“The difference between what you’re referencing and LakePoint is that those were all multiple entities,” Lowry said after McBurnett referenced other CID successes, such as Atlanta’s Midtown. “We’re looking at a single entity we’re creating a CID for. I didn’t see any — when I was quickly looking through there — I didn’t see anyplace that appeared to me to be created for a single entity.”
McBurnett said there would be additional occupants within the CID as the area developed, as LakePoint is looking to bring in more businesses for its retail areas. He also said he wanted the LakePoint developers to talk to the Luv’s Truck Stop and other area businesses, such as Enforcer, to see if they would want to be part of the CID. Bass Pro Shop, McBurnett and Pettit believed, was not going to be part of the CID.
Council member Brenda Tidwell said she was also concerned about financial transparency in how the CID’s collected tax dollars would be spent. She questioned if the city was allowed to see such information.
Pettit said the city should be able to see financial documents based on the council appointing two members to the CID board. He believed the presence of two council appointees would trigger the state’s open records and open meetings laws. Tidwell, and McBurnett, wanted it made clear in the CID’s bylaws that the city would have access to the financial records.
Council member Ed Brush said it was unlikely LakePoint would spend money in an inefficient manner. He pointed out that LakePoint would essentially be taxing itself over the first stages of development and it had a vested interest in developing the CID area so it could attract new businesses. Mayor Al Pallone agreed.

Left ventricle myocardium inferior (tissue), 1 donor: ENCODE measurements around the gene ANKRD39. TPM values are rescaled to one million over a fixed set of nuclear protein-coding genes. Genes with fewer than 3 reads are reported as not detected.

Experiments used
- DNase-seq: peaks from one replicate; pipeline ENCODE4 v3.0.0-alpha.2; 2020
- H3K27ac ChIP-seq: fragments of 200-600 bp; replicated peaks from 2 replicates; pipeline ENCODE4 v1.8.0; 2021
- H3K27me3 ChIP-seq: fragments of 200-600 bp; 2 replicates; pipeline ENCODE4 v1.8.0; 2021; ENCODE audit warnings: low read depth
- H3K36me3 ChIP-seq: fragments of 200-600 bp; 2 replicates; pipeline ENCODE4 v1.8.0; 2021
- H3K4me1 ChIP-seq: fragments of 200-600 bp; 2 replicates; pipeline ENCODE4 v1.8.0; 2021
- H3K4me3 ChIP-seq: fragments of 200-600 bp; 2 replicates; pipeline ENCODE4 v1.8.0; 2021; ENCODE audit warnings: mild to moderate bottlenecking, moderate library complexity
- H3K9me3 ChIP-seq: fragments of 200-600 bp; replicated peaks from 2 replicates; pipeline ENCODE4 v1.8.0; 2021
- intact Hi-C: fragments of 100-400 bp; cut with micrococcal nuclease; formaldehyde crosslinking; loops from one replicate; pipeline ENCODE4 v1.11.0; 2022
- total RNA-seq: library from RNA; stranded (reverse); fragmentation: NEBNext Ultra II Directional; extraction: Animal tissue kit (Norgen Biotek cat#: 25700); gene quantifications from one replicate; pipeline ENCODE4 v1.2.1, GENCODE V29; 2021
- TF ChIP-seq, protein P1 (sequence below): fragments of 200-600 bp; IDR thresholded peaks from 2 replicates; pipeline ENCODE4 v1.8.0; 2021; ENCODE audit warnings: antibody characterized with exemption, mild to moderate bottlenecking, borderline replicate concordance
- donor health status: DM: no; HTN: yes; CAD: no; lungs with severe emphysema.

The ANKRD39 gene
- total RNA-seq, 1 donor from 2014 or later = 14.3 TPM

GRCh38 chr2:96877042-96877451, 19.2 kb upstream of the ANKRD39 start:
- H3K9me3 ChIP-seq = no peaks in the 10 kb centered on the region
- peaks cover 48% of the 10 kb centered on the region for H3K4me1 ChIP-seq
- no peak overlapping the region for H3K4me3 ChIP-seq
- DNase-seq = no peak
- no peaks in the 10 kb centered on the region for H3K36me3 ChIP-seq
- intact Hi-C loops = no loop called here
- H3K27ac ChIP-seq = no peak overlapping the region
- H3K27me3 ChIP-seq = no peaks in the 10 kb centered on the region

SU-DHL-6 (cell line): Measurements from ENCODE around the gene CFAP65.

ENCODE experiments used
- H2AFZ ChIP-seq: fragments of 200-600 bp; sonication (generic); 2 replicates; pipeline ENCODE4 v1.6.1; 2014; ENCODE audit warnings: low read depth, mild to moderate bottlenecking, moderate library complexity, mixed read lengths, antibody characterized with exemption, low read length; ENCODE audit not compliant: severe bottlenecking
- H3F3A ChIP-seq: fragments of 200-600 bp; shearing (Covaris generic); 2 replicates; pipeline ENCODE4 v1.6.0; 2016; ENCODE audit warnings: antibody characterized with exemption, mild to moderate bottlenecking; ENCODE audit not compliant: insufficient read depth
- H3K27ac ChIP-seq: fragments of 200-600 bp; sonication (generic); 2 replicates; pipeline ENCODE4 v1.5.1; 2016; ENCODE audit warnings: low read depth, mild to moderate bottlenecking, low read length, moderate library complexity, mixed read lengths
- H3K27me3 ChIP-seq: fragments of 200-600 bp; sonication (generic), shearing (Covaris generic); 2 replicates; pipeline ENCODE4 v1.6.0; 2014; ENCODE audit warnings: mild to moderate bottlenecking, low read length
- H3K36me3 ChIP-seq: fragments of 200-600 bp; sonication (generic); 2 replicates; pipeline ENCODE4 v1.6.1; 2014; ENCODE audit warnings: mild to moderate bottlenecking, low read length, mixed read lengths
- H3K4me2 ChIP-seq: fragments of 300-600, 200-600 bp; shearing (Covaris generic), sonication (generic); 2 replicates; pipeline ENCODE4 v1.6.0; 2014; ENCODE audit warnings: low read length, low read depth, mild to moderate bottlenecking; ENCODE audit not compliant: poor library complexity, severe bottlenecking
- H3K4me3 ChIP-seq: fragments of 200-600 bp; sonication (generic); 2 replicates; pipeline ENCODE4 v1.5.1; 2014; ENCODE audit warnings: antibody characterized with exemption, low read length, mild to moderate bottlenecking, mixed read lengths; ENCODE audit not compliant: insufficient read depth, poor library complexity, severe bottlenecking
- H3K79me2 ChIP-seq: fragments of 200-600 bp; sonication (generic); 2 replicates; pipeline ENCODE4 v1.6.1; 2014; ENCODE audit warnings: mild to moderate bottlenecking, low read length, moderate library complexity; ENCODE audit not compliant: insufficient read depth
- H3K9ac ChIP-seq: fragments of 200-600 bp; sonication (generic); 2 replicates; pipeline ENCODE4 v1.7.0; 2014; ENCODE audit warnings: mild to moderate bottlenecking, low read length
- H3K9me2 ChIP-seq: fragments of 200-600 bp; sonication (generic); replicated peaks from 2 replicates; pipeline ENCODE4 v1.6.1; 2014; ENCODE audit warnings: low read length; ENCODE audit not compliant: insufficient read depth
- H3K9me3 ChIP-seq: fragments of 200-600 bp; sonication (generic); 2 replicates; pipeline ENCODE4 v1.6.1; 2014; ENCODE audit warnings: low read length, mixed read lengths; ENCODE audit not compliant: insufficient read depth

McBurnett said the main advantage for the city approving the resolution is the CID would have the ability to build infrastructure and improve its area at no cost to the city. Under state law no CID may use city tax dollars, affect the city’s bonding or have the city take on debt to help finance a CID project. All construction is done according to city regulations and permitting procedures.
At the end of the meeting, McBurnett urged the council to research how a CID functions and look at other CIDs around the state. He said he would be contacting those municipalities to ask them about their experiences in setting up their CIDs and what they might do differently. No CID, Pettit said at the beginning of the meeting, had failed. However, he added, some did not live up to their founders’ expectations.
Lowry, Brush, McBurnett and Pallone all agreed the CID was a good idea long-term.
“You know, I agree with it in the long term, this is absolutely a no-brainer,” Lowry said. “The whole operation’s a no-brainer. I guess my concern is short term.”
Short-term concerns in setting up the CID were shared among the entire council. McBurnett said he was concerned about getting the CID off the ground and working through the permitting process required to start LakePoint’s construction when he was working with a small staff.
“In hindsight, would I rather have 100 percent of the money at all time? Yes. Would I rather have had some of the commitments that they said they would give us in writing? Yes. But in the end we still control it. Remember that,” he said.